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50.50 Highlights 2014

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"It is not just about hope and ideas, it's about action...Our duty is to have a dream, but work everyday for reality" Shirin Ebadi

Visit conference coverage   NWI events 2010    Nobel Women's Initiative 2009    Nobel Women's Initiative 2007

The Nobel Women’s Initiative was established by sister Nobel Peace Laureates Jody Williams, Shirin Ebadi, Wangari Maathai, Rigoberta Menchú Tum, Betty Williams and Mairead Corrigan Maguire. The women are united in their support for women's rights work and bring together women activists and scholars from around the world in an effort to build a culture of peace with justice and equality. openDemocracy has been covering these international gatherings since 2007 in articles written by participants and openDemocracy's own authors. View the full list of articles or, alternatively, browse by yearly coverage: 2007, 2009, 2010, 2011, 2013.

Listen to 50.50 Nobel Women's Initiative podcasts.

Read Towards nuclear non-proliferation.

Read Towards nonviolence.

Peacework: women in action across Europe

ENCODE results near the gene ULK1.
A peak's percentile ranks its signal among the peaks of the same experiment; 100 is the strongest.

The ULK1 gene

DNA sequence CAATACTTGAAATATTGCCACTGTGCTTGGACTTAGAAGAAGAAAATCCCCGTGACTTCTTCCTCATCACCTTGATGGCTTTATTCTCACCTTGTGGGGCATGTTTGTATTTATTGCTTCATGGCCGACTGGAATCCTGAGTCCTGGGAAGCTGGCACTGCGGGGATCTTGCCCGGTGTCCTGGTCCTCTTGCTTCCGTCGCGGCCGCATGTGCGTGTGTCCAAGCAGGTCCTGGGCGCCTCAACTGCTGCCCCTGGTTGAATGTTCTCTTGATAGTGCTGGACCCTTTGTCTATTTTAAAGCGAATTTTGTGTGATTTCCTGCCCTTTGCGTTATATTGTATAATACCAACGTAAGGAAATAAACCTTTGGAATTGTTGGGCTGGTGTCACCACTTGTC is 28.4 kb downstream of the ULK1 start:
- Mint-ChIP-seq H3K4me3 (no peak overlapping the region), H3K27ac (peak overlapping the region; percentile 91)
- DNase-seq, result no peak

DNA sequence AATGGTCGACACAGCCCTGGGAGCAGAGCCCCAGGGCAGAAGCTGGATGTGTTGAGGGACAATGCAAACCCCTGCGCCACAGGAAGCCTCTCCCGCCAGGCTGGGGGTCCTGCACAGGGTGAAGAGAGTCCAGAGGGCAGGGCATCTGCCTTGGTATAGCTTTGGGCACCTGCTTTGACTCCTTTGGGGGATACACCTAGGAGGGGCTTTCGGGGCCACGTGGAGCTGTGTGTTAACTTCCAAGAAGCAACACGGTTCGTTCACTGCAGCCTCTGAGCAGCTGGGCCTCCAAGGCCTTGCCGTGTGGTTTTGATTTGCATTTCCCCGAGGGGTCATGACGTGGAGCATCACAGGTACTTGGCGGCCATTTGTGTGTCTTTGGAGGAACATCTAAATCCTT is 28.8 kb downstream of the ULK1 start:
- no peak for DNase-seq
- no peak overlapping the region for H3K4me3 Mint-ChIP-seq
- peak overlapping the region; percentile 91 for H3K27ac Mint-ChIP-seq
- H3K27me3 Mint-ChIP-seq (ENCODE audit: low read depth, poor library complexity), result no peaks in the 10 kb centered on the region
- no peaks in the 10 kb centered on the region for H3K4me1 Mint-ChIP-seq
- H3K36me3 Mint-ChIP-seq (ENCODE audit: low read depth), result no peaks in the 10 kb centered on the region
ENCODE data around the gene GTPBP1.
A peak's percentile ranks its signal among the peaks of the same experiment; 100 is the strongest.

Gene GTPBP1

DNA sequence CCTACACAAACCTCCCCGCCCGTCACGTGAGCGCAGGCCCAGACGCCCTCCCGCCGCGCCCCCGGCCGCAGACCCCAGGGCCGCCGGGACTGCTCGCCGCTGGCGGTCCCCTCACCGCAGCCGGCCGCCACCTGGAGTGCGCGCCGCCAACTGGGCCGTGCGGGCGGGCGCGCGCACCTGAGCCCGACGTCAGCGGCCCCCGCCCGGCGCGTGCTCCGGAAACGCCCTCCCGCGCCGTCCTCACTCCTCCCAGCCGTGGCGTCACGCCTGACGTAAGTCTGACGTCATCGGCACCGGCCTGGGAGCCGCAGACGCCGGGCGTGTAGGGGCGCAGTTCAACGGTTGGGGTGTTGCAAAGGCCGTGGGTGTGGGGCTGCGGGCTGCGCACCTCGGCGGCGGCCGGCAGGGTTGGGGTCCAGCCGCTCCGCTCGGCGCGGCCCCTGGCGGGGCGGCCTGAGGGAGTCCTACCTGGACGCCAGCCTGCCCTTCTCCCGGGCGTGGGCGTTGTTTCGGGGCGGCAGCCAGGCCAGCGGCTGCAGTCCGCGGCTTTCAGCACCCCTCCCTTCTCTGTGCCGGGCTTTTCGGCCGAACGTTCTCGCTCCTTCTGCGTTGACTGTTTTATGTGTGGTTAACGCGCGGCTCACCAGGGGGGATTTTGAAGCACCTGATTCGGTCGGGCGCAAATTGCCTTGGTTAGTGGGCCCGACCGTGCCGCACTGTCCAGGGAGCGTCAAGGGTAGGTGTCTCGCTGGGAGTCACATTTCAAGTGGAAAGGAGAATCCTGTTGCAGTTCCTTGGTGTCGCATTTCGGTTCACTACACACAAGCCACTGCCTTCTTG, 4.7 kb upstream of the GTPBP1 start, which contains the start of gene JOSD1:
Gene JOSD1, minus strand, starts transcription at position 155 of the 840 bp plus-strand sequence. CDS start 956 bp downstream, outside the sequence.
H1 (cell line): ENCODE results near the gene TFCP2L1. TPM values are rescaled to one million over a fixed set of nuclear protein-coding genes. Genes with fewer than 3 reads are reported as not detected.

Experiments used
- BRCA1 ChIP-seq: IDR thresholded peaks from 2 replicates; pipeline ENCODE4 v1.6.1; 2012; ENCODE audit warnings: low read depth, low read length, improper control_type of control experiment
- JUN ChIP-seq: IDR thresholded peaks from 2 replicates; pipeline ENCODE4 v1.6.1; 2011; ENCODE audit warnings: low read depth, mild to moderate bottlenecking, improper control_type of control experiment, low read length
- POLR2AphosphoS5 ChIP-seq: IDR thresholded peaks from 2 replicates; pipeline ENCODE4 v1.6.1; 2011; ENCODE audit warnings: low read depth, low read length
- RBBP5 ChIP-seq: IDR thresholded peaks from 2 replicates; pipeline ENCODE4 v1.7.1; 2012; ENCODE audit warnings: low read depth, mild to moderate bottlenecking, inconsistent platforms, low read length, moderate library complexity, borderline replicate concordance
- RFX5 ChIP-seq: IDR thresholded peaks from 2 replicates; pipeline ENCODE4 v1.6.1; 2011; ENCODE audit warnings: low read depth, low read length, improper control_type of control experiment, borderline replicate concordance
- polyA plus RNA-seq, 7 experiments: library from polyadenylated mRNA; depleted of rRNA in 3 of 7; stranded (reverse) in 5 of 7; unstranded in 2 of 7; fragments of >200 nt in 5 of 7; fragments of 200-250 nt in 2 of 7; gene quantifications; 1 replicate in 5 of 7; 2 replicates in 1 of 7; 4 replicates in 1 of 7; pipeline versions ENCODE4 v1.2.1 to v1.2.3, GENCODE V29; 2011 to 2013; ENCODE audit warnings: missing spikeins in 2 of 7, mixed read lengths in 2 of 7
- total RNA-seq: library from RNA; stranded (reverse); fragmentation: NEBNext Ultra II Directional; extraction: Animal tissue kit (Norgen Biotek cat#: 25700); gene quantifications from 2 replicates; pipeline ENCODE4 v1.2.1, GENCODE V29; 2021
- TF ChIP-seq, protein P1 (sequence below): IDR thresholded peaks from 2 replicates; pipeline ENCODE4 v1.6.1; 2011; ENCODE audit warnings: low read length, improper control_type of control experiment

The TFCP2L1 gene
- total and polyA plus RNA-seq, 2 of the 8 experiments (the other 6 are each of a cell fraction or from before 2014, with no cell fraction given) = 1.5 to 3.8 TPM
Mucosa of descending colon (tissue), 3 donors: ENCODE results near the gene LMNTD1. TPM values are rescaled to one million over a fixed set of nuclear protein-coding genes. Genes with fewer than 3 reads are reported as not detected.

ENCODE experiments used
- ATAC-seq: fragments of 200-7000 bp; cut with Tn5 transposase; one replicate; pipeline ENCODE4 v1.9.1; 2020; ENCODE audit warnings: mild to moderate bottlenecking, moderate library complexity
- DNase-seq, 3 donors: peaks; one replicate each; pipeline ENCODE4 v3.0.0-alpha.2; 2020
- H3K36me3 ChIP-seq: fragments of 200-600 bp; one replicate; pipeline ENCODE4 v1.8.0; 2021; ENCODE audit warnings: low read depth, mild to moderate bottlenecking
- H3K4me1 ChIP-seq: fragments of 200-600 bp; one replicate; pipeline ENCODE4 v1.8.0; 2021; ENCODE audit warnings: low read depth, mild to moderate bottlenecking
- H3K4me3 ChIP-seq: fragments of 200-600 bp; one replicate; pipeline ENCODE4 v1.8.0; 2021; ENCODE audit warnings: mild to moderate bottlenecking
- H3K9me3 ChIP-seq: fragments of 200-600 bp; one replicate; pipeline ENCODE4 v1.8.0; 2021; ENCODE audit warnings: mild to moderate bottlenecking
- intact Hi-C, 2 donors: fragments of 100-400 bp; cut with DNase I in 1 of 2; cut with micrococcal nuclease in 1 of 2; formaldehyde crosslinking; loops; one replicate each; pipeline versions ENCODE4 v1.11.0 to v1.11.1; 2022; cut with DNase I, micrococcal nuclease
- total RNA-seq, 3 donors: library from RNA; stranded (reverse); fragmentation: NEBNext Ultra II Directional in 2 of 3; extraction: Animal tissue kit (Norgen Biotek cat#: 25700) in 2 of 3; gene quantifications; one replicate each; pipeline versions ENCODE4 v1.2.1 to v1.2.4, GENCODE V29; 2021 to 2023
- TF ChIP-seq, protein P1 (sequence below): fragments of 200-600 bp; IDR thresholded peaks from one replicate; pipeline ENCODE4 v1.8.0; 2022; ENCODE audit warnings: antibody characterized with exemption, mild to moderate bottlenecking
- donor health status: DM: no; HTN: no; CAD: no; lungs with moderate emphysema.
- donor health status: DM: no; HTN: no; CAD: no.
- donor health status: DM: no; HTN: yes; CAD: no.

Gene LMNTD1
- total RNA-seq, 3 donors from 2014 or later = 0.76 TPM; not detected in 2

The full engagement of women at all levels of negotiations is essential in order to promote nonviolent solutions that address the causes of conflict and build peace and justice. Sue Finch and Liz Khan report from the European Women in Black conference in Belgium on a critical moment for Europe’s future.

Banning nuclear weapons: point of no return

The Nayarit conference on the humanitarian impact of nuclear weapons demonstrated beyond doubt that preventing nuclear catastrophe is the responsibility and right of all. As Austria picks up the baton, the challenge will be to move forward in a process that is open to all and blockable by none

The anti-women gag law in Afghanistan: the pitfalls of hasty conclusions

Does the new criminal procedure code in Afghanistan signal the demise of all efforts to curb violence against women? An accurate reading of the law, and a nuanced understanding of the post-NATO developments and impact on women’s rights tells a different story.

"We are hungry in three languages": citizens protest in Bosnia

Demonstrations have spread rapidly across Bosnia, with citizens organizing popular assemblies to voice their frustration with the country’s institutional paralysis.  Through the adamantly non-ethnic nature of the demonstrations, the protesters are taking aim at the entire political elite. Valerie Hopkins reports from Sarajevo.

The UK government's stand against humanitarian disarmament

Why is the UK government boycotting a key multilateral conference on the humanitarian impacts of nuclear weapons? Rebecca Johnson analyses the implications for British nuclear policy as governments and civil society convene in Mexico to take forward a new humanitarian disarmament process

Breaking up with lame: protests in Bosnia

On the fifth day of ongoing demonstrations in Sarajevo, a routine is establishing itself and there is a feeling of something new in the landscape of Dayton-constitution Bosnian purgatory – citizens are breaking up with their fears.